$ echo "This README is not up-to-date" >> README 
$ git commit -a -m "Informed that the README is not up-to-date."
[master e76d105] Informed that the README is not up-to-date.
 1 files changed, 1 insertions(+), 0 deletions(-)
$ git push origin master
Counting objects: 5, done.
Delta compression using up to 4 threads.
Compressing objects: 100% (3/3), done.
Writing objects: 100% (3/3), 360 bytes, done.
Total 3 (delta 2), reused 0 (delta 0)
remote: -----> chemeo app.
remote: -----> PHP/Photon project detected.
remote:        Running with php-5.3.8.
remote: -----> Fetching latest Photon.
remote: -----> Building the .phar project file.
remote: -----> Building the slug file.
remote:        Compiled slug size is 488KB.
remote:        Build: 2765e91b-50c4-4d04-b92c-f38f82661b2a
remote: -----> Deploying to the nodes.
remote: - OK.
remote: - OK.
remote: -----> Set application runtime configuration.
remote:        Application version: 41
remote:        Scale web to 3 processes.
remote: -----> Job done.
To git@git.bareku.com:repositories/chemeo.git
   9c07751..e76d105  master -> master

Now, take a look at the homepage of Cheméo, you can see v41 at the bottom. So, this means that within 5 seconds, without leaving my development tools, I created a new version of the application, tracked the code to be able to possibly revert/amend my work and deployed it in production. Time to learn how to do it and create your own PaaS.

Bareku, the Mongrel2 and ZeroMQ PaaS

Bareku is heavily inspired by Heroku but built as a private PaaS, that is, it is built to run trusted applications for our company. This relaxes a lot the deployment constraints as we do not have to manage a kind of firewall between the applications and this allow us to create different applications communicating easily together. In our case this is critical to interconnect web and scientific applications.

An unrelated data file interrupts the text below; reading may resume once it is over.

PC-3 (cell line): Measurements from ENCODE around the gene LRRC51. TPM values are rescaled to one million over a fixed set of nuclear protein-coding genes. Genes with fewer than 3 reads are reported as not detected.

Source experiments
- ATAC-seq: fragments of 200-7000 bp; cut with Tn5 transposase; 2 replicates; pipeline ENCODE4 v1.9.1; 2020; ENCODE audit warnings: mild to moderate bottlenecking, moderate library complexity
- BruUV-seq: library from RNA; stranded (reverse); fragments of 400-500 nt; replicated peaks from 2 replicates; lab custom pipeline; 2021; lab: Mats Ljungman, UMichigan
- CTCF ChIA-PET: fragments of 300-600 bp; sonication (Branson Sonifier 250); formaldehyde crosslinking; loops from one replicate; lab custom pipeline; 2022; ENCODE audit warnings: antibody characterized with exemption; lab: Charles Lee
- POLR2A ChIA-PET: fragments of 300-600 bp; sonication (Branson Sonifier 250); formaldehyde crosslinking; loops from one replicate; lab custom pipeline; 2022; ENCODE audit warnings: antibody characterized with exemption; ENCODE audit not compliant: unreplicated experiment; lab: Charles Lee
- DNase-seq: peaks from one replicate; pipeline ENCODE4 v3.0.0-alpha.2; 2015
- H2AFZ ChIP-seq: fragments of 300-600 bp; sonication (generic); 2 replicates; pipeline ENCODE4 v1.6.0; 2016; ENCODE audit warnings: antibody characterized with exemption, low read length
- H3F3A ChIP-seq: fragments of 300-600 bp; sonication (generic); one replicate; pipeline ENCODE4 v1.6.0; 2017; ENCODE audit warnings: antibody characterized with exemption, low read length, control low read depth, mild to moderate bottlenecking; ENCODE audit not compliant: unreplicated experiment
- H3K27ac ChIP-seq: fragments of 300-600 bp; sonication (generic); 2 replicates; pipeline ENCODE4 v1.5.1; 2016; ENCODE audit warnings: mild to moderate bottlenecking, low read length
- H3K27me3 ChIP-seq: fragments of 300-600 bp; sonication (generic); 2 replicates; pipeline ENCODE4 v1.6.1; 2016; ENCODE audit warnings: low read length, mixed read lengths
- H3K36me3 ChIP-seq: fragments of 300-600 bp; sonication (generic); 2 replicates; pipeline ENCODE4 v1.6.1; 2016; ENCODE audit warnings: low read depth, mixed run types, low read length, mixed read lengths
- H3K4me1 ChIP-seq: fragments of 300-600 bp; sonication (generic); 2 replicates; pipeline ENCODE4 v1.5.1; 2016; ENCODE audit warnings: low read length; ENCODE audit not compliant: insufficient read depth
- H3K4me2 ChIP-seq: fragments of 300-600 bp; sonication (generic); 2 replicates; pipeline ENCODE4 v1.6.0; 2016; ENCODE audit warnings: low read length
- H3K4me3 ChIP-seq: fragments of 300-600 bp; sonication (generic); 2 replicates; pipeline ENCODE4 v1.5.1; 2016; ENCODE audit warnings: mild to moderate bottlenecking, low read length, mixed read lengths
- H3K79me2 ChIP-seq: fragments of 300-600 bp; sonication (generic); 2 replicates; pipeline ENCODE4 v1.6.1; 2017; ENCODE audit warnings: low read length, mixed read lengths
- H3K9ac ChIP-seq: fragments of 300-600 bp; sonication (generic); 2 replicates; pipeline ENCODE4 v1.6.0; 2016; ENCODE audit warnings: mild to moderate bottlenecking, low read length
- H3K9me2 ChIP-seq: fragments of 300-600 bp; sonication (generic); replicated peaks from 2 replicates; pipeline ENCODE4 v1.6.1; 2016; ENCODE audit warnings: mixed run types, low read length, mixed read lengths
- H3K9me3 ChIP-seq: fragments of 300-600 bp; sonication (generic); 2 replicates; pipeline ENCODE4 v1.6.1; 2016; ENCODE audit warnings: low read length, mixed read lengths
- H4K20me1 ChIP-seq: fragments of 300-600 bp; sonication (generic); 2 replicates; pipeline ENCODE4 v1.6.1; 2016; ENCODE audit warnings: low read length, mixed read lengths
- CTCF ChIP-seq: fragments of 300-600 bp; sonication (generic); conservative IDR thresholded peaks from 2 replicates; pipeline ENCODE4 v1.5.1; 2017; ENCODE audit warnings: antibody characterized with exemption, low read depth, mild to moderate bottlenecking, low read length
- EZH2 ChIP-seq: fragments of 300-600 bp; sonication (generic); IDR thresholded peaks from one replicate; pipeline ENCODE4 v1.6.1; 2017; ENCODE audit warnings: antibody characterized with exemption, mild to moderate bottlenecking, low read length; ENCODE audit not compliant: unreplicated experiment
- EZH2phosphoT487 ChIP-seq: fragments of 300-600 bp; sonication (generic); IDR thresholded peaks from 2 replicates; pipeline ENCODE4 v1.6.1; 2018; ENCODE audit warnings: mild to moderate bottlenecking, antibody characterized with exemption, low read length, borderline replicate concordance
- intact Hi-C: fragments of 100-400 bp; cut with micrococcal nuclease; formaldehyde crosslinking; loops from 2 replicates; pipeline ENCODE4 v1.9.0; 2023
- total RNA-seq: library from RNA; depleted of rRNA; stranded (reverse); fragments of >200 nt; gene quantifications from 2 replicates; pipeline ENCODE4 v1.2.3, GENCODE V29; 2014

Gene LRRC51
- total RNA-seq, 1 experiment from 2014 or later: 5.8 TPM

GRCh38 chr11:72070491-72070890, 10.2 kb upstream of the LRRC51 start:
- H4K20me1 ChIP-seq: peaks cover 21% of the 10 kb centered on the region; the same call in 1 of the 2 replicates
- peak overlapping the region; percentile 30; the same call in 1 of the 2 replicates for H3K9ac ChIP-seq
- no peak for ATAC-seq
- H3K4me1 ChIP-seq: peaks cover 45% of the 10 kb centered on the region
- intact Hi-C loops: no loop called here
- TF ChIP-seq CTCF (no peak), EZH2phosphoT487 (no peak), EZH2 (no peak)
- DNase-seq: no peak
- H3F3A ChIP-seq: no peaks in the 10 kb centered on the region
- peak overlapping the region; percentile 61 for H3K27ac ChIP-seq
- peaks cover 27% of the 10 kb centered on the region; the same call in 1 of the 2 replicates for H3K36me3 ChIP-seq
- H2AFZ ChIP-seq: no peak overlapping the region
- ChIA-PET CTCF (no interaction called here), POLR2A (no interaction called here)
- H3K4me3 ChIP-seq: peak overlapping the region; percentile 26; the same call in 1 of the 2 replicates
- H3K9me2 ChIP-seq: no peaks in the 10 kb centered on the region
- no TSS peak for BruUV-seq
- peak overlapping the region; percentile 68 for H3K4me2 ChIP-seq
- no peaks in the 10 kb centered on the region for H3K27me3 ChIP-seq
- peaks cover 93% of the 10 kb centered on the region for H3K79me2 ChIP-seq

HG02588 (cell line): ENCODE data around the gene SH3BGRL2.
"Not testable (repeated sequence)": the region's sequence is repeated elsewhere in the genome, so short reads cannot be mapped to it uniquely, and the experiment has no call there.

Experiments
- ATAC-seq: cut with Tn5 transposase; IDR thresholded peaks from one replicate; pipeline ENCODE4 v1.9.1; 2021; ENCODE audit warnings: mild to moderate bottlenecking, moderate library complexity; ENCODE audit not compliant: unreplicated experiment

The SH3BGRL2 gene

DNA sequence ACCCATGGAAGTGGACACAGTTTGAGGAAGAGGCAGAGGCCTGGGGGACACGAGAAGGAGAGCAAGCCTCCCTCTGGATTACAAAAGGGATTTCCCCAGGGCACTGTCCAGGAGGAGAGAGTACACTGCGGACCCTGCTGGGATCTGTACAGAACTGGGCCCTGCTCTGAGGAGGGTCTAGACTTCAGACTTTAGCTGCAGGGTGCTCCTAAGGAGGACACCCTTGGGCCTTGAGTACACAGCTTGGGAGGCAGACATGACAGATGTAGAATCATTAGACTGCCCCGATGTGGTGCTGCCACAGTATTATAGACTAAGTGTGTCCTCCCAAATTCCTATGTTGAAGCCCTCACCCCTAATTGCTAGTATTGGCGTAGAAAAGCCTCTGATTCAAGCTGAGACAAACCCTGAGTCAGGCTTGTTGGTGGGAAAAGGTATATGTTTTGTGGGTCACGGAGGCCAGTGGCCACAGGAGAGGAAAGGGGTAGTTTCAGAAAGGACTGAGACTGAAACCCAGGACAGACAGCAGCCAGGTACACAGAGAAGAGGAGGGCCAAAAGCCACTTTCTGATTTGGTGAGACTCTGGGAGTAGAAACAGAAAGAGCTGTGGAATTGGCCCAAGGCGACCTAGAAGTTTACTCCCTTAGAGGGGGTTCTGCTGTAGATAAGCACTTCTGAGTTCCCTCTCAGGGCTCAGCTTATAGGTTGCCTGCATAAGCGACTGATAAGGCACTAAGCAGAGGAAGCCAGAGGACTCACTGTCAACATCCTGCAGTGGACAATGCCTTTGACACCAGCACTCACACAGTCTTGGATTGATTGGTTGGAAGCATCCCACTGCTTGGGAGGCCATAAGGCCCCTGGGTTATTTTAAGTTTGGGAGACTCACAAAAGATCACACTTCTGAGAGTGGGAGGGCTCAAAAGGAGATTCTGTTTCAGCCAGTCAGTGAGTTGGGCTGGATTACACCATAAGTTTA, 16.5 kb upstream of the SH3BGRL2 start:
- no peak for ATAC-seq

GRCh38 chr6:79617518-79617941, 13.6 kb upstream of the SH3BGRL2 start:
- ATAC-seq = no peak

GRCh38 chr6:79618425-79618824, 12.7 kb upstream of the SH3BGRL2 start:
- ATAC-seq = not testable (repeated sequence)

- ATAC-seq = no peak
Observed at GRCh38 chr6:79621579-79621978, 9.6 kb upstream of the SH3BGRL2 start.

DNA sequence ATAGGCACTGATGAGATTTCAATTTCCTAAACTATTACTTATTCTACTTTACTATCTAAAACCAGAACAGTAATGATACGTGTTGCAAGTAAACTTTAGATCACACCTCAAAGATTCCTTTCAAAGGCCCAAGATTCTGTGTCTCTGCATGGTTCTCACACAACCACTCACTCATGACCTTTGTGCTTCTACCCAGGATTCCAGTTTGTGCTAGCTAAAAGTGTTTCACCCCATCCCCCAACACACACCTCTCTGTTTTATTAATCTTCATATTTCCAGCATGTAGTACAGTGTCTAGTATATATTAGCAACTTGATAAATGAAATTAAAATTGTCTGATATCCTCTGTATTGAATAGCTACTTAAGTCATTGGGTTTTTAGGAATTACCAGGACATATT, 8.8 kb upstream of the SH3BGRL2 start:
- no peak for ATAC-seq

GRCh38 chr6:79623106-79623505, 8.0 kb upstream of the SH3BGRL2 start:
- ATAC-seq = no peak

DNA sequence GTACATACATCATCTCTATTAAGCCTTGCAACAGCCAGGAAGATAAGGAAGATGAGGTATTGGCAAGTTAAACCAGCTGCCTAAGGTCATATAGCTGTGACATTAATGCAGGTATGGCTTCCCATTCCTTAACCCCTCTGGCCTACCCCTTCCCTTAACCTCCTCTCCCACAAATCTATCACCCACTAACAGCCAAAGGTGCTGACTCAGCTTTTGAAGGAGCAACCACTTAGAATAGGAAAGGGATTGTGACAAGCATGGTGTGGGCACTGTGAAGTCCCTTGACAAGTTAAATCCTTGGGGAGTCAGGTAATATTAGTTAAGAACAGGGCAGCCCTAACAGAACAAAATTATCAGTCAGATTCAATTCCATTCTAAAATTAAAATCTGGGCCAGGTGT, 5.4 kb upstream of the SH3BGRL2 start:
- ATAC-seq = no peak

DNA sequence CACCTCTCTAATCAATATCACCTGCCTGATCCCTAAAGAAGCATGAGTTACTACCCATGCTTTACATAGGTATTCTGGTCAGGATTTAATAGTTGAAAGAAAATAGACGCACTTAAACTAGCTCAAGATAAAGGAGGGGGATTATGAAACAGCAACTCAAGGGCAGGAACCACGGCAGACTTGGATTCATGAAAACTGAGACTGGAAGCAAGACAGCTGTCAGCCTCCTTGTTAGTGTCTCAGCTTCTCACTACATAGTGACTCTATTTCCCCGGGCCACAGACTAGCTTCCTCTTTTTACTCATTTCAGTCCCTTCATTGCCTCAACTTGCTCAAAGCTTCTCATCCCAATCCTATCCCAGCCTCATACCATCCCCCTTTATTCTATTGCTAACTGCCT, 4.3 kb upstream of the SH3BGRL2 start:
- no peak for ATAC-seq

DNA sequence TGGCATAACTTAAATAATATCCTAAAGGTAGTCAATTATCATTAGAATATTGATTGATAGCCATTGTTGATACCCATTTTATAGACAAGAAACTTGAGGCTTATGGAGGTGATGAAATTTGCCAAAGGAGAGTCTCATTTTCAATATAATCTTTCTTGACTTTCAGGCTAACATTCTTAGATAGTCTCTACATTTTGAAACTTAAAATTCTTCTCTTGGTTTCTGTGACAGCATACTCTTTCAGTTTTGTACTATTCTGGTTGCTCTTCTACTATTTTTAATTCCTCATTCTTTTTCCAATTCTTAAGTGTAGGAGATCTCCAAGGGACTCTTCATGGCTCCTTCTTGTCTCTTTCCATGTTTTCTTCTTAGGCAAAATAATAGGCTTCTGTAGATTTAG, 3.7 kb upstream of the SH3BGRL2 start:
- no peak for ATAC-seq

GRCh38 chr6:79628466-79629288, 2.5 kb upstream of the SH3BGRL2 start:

A clean setup requires at least 3 servers or virtual machines — named nodes in the rest of this note — as shown on the following diagram:

The simple architecture of the Paas

  • the application repository hosting — Repository Node;
  • the nodess running the applications — App Node;
  • the front-end running Mongrel2 — Frontend Node.

The service nodes, providing things like PostgreSQL or MongoDB are managed independently. The coders push code with Git to the repository node, where the new application is built and then deployed to the application nodes.

Core Bareku Principles

These are the principles and assumptions when building this PaaS, the order is not really relevant:

  • fun, it must be fun and painless to use it.
  • minimal coupling, if a component goes down, it stops providing its services but not bring down others in a cascade.
  • trusted applications, each application can easily access other applications over ZeroMQ, critical to give webapps access to scientific apps.
  • scalable, the design must allow easy scaling to support the load while staying simple.
  • Zero downtime update, update of an application must result in zero downtime.
  • Secure, applications are running under the nobody user, special SSH key pairs for internal distribution, logging.

git.bareku.com the Application Repository Hosting

The application repository hosting node is the workhorse of the system. It takes care of:

  • hosting the source code;
  • building the new version in the pre-receive Git hook;
  • keeping track of all the application states (version, environment, etc.);
  • pushing the new version on the application nodes;
  • creating the new diprocd master configuration.

But, the setup is really simple:

  • one Git repository per application;
  • a pre-receive Git hook;
  • and the users authenticated with SSH key pairs.

pre-receive Hook